Sunday, September 18, 2016

Fall Calls + Fine Music

Scott Friedlander photo

The Firehouse 12 Fall Concert Series began last week (yes, it was still officially summertime) and continues this Friday September 23 (the first full day of Autumn) with the Taylor Ho Bynum 7-tette. This ensemble, featuring Bill Lowe (tuba, bass trombone), Ken Filiano (bass, electronics), Nicole Mitchell (flute), Tomeka Reid (cello), Jim Hobbs (alto saxophone), and Tomas Fujiwara (drums), is an offshoot of the cornetist's Plus-Tet that has a brand new album coming next week recorded earlier this year in front of a live audience (most of whom contributed to a campaign to support the album).  This will be THBynum's first gig in the Elm City since that evening.
If you've seen Bynum's groups in action, you'll know to expect the unexpected, from avant-garde to Latin-flavored romps to straight-ahead swing and more, often within the same piece.  The interaction of loud and soft, high sounds and low tones, the various groups-within-the-group, is great fun for listeners who love the challenge that this music presents.

There are two sets - 8:30 and 10 p.m. (separate admission for both) - and you can find out more by going to or calling 203-785-0468.  To fond out more about Mr. Bynum and his projects, go to

c/o JazzTimes

Two more great nights of music at The Side Door Jazz Club in Old Lyme. On Friday evening (9/23), the Brubeck Brothers (bassist and trombonist Chris and drummer Daniel) bring their Quartet to the venue.  The group has been in existence over four decades but quite active since their father Dave passed in 2012. Not only do they play Dad's music but also are both fine composers (as our brothers Matt - cello - and Darius - piano) in their own right.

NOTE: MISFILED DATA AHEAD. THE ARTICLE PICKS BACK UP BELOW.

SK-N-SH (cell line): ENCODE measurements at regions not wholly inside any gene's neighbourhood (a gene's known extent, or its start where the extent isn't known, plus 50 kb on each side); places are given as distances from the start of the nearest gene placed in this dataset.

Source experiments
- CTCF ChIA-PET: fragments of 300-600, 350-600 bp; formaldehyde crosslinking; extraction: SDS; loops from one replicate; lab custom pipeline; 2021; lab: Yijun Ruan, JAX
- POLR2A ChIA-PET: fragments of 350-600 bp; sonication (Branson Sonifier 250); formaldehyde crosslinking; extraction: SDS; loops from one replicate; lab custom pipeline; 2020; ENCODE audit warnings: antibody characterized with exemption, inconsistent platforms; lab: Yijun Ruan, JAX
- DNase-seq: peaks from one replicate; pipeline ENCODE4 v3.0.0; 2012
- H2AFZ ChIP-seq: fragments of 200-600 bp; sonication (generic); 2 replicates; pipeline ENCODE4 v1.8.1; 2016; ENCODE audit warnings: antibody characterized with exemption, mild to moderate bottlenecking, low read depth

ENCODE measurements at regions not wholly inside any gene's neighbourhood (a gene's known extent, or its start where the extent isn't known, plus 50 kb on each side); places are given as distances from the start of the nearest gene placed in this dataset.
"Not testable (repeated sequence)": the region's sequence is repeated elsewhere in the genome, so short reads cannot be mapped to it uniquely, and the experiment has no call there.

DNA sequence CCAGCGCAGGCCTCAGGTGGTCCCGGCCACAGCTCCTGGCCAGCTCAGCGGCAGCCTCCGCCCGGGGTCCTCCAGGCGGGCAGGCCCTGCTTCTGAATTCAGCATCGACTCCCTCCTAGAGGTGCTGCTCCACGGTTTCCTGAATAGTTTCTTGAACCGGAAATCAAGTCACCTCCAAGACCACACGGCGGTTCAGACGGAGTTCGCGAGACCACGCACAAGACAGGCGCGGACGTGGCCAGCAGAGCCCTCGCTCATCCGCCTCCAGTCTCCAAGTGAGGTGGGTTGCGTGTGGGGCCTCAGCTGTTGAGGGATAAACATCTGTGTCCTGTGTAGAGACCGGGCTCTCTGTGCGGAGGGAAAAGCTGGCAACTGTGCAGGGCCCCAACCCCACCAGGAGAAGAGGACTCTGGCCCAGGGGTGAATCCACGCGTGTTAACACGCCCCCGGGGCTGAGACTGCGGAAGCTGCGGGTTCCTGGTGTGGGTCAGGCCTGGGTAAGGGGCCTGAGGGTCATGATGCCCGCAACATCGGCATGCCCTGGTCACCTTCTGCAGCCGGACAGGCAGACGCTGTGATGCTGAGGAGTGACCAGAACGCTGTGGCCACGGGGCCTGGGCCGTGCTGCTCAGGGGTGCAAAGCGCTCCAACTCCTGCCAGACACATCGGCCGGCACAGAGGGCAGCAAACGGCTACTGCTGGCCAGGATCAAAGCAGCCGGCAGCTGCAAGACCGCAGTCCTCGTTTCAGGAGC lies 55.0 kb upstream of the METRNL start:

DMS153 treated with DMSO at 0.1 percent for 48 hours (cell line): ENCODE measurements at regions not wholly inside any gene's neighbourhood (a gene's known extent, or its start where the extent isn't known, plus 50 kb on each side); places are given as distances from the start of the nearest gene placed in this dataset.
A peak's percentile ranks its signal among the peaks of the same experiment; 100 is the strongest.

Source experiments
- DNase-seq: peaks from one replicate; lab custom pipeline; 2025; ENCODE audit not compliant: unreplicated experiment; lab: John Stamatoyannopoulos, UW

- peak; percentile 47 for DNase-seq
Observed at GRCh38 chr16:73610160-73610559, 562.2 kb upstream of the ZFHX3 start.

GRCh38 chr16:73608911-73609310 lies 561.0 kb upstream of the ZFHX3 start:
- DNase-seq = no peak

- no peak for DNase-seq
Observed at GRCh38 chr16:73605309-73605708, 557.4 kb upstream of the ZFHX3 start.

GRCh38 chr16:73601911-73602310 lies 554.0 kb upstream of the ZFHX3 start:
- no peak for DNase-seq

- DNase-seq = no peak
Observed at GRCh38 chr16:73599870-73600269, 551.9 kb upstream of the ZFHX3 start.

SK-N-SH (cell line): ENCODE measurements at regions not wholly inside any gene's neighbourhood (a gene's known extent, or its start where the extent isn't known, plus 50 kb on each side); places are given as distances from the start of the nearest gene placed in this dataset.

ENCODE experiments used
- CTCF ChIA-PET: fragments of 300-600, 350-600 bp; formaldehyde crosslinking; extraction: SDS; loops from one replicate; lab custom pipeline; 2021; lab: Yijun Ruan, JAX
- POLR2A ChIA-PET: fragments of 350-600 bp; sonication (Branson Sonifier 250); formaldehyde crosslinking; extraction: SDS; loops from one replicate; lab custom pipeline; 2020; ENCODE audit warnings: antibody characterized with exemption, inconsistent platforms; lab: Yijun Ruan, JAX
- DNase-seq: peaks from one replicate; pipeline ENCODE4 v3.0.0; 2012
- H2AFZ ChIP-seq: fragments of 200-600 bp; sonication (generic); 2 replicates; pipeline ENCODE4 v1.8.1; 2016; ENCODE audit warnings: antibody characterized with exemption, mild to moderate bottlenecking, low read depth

Joining Chris and Daniel onstage will be Mike DiMicco (guitar) and Chuck Lamb (piano).  The group's repertoire covers a wide swath of American music (no surprise considering its heritage) and will surprise and please with its variety.  Doors open at 7:30 p.m. and the music starts an hour later.  For tickets and more information, go to

Saturday night, the Door opens (actually re-opens) for the Freddie Hendrix Quartet. The trumpeter is back, almost a year to the day he last performed at the venue but it's been quite a busy year.  Not only was his debut album issued on Sunnyside Records this January but he has also performed with the George Gee Swing Orchestra plus the Big Bands of Christian McBride, Jimmy Heath, Caleb Brumley plus the Vanguard Orchestra, Arturo O'Farrill's Latin-Jazz Orchestra and the David Gibson Quintet (plus dozens of other gigs).

Hendrix is a delightful player, swings with glee, and has a sweet tone (listen below).  His regular touring group includes Brandon McCune (piano), Chris Berger (bass), and Chris Beck (drums).  Music begins at 8:30 p.m.  For more information, call 860-434-0886.  To learn more about the drummer, his web address is

Click on the link to hear the title track of his debut album:

Jersey Cat by Freddie Hendrix

Bassist, arranger, and composer Matt Ulery, whose trio of critically acclaimed albums of Greenleaf music (issued from 2012-14) contained an often dazzling array of styles and musicians, continues that trend with his new album, "festival" (Woolgathering Records). Released on his own label, the recording is credited to Matt Ulery's Loom / Large and features two different ensembles, one his regular quintet (Loom), the other a 14-piece orchestra (Large, including violin soloist Zach Brock), performing three distinct programs.

The album opens with the only non-original composition on the album, an orchestral reading of Jimmy Rowles' classic "The Peacocks." Ulery's classy arrangement features Brock playing the melody and the major solo.  Ulery takes a short solo over the easy brush work of drummer Jon Deitmeyer (with the trombones adding a quiet chorus) before pianist Rob Clearfield steps out front for a moment before the Orchestra returns to the main melody. Large also appears on the following track, "Hubble", a wondrous journey through several changes in dynamics that also has intelligent use of the strings, reeds and brass, sending out melodic signals throughout the universe of the song.  The forceful 4/4 rhythm, the quiet interludes, strong solos from Clearfield and Brock, and the excellent arrangements for the sections makes this such an impressive work.